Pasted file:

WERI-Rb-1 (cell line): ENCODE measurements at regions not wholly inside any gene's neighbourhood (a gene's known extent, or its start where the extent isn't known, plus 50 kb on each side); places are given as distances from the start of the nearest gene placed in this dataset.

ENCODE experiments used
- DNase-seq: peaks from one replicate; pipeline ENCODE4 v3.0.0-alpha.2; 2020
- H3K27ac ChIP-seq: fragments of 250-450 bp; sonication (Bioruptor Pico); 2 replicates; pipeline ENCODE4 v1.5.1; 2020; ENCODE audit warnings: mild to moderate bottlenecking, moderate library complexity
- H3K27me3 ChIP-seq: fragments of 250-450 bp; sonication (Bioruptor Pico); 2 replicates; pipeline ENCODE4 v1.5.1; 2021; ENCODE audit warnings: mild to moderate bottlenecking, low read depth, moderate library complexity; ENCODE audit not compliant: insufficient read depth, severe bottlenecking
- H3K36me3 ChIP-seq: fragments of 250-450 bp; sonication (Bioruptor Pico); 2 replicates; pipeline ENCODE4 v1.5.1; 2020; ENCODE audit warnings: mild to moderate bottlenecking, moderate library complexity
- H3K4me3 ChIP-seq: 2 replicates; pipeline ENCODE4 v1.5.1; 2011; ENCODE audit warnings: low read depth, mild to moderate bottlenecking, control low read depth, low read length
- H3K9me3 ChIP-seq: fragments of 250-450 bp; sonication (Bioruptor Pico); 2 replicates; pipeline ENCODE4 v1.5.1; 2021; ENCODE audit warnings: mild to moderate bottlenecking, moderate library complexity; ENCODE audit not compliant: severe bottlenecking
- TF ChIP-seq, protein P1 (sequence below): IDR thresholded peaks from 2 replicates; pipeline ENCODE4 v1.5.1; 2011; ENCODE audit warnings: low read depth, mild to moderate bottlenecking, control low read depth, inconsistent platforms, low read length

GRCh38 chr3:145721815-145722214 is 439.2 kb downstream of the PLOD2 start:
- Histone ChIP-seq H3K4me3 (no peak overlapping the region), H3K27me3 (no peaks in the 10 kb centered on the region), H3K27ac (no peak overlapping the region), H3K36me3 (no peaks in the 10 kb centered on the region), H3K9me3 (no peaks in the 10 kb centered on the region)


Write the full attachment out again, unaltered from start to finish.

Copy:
WERI-Rb-1 (cell line): ENCODE measurements at regions not wholly inside any gene's neighbourhood (a gene's known extent, or its start where the extent isn't known, plus 50 kb on each side); places are given as distances from the start of the nearest gene placed in this dataset.

ENCODE experiments used
- DNase-seq: peaks from one replicate; pipeline ENCODE4 v3.0.0-alpha.2; 2020
- H3K27ac ChIP-seq: fragments of 250-450 bp; sonication (Bioruptor Pico); 2 replicates; pipeline ENCODE4 v1.5.1; 2020; ENCODE audit warnings: mild to moderate bottlenecking, moderate library complexity
- H3K27me3 ChIP-seq: fragments of 250-450 bp; sonication (Bioruptor Pico); 2 replicates; pipeline ENCODE4 v1.5.1; 2021; ENCODE audit warnings: mild to moderate bottlenecking, low read depth, moderate library complexity; ENCODE audit not compliant: insufficient read depth, severe bottlenecking
- H3K36me3 ChIP-seq: fragments of 250-450 bp; sonication (Bioruptor Pico); 2 replicates; pipeline ENCODE4 v1.5.1; 2020; ENCODE audit warnings: mild to moderate bottlenecking, moderate library complexity
- H3K4me3 ChIP-seq: 2 replicates; pipeline ENCODE4 v1.5.1; 2011; ENCODE audit warnings: low read depth, mild to moderate bottlenecking, control low read depth, low read length
- H3K9me3 ChIP-seq: fragments of 250-450 bp; sonication (Bioruptor Pico); 2 replicates; pipeline ENCODE4 v1.5.1; 2021; ENCODE audit warnings: mild to moderate bottlenecking, moderate library complexity; ENCODE audit not compliant: severe bottlenecking
- TF ChIP-seq, protein P1 (sequence below): IDR thresholded peaks from 2 replicates; pipeline ENCODE4 v1.5.1; 2011; ENCODE audit warnings: low read depth, mild to moderate bottlenecking, control low read depth, inconsistent platforms, low read length

GRCh38 chr3:145721815-145722214 is 439.2 kb downstream of the PLOD2 start:
- Histone ChIP-seq H3K4me3 (no peak overlapping the region), H3K27me3 (no peaks in the 10 kb centered on the region), H3K27ac (no peak overlapping the region), H3K36me3 (no peaks in the 10 kb centered on the region), H3K9me3 (no peaks in the 10 kb centered on the region)